Out in the UK This Week
Serena (StudioCanal, cert 15)
After Silver Linings Playbook and American Hustle, Jennifer Lawrence and Bradley Cooper clearly have decided they can do no wrong, and so overreach themselves with a Depression-era Gone with the Wind-level epic about a wilful woman and a powerful man thrust together against a backdrop of urgent social blah. Susanne Bier directs, and it’s clear that the further this highly talented Dane gets away from the boilerhouse domestic dramas she’s so good at (Brothers and After the Wedding), the bigger her films, the less powerful they become. There is a lot to like here – the mist rolling over the Smoky Mountains locations where the story plays out of the mad and ultimately dangerous passion between logging mogul Cooper and flinty feisty Lawrence (in the title role), the beautiful panoramic lensing by Morten Søborg, a great cast including an overacting Robert Newton-esque Rhys Ifans as the local man of the mountains who becomes Serena’s lapdog killer, Toby Jones as the proto-ecologist sheriff, and so on. But look again at the story, where so many plotlines are started but never go anywhere (all the talk about Brazil, for example), characters (Ifans, Jones and Ana Ularu as the girl Cooper fathers a natural child with) who are picked up and dropped as and when. And it’s not just Ifans who’s overdoing it – Lawrence has taken the bait and gone for a full-blown mad woman role, munching scenery in finest Barbara Stanwyck style, while Cooper is trying, I suspect, though failing, to be Clark Gable. Hey ho, Cooper and Lawrence have another film in the works, Joy, with David O Russell (director of American Hustle and Silver Linings) so let’s see how that goes.
Jack Strong (Metrodome, cert 15)
Jack Strong is unusual because it tells a classic Cold War spy story in classic Cold War style. No Bourne handheld here, or rhythmic speech to match the rhythms of the soundtrack music. This is old-school dolly shots and key grip movie-making. And very good it is too, as the story of Colonel Ryszard Kuklinski, Poland’s most famous spy, is told against a backdrop of the decades when the Solidarity trade union started exposing a weakness in the socialism of the Eastern Bloc. That weakness being nationalism. Because Kuklinski’s story – the decent guy/family man/hardworking army colonel – is presented as one about a patriot who realises that the fortunes of his country and those of the Soviet Union are not necessarily aligned. And so, guilty at his role in the suppression of the Prague Spring and increasingly nervous about the nuclear build-up between West and East, Kuklinski starts to work for the Americans. Though Patrick Wilson turns up as Kuklinski’s CIA control, this is a Polish film largely for Polish people – its portrayal of national leader General Jaruzelski as a more sympathetic character than is usual (his dark glasses always gave him a Strangelove aspect) surprised me. And I found this political aspect of the film – whether it is revisionist or just honest I really wouldn’t know – every bit as fascinating as the old cat and mouse/dead letter drops stuff that is the meat and drink of the old school spy thriller. Well worth a couple of hours of your time, I’d say.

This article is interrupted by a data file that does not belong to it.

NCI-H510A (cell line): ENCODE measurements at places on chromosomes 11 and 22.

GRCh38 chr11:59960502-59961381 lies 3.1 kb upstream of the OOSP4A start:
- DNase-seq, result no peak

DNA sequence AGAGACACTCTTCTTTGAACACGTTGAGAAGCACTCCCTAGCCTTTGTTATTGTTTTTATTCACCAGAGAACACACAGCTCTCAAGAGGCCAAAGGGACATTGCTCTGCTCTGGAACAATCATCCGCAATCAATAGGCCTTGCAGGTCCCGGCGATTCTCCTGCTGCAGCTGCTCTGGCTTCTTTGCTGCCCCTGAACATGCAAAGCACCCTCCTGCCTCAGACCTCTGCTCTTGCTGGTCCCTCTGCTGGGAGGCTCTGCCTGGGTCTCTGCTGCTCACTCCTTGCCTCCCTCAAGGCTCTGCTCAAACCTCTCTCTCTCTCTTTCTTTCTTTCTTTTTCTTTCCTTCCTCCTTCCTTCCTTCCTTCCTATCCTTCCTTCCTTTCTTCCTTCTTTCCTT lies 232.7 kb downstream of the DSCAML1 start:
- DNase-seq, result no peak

Life Itself (Dogwoof, cert 15)
With movie theatres teetering on the edge of oblivion – finally smudging the distinction between cinema and home entertainment/TV irrevocably – it looks like Roger Ebert might go down in history not just as the most famous film critic in the world to date, but ever. Ebert was an enthusiast, a champion, and among the many little joys of Steve James’s film is meeting some of the film-makers (Martin Scorsese among them) who owe Ebert their careers (as did James – his remarkable documentary Hoop Dreams was taken up by Ebert, who blew at the ember until it glowed). It is in most other ways a standard doc – archive footage, a chronological timeline of Ebert’s progress from bumptious college newshound to accidental film critic at the Chicago Sun-Times, his Pulitzer, his TV shows with Jean Siskel, with whom he had an initially fraught relationship (hilarious outtakes of them winding each other up) and his ascent to the position as “the definitive mainstream critic in American letters,” as the New York Times‘s AO Scott describes him. Along the way there’s the stories of the drinking and the girls, the late blooming love with his wife, Chaz, and the cancer that first took his jaw and later his life. If you were reading Ebert’s reviews up to the point where he suddenly, seemingly, just ceased, the sight of him hooked up to tubes, the remains of his jaw just flapping in the breeze, his voice a Hawking croak, will make you marvel again at the supreme facility of a man who could still turn out such beautifully polished work with one and a half feet in the grave. Life Itself, the clue is in the title, isn’t just a documentary about the life of a critic, it’s a film about dying, but going down elegantly, with all cannons still firing.
Nightcrawler (E One, cert 15)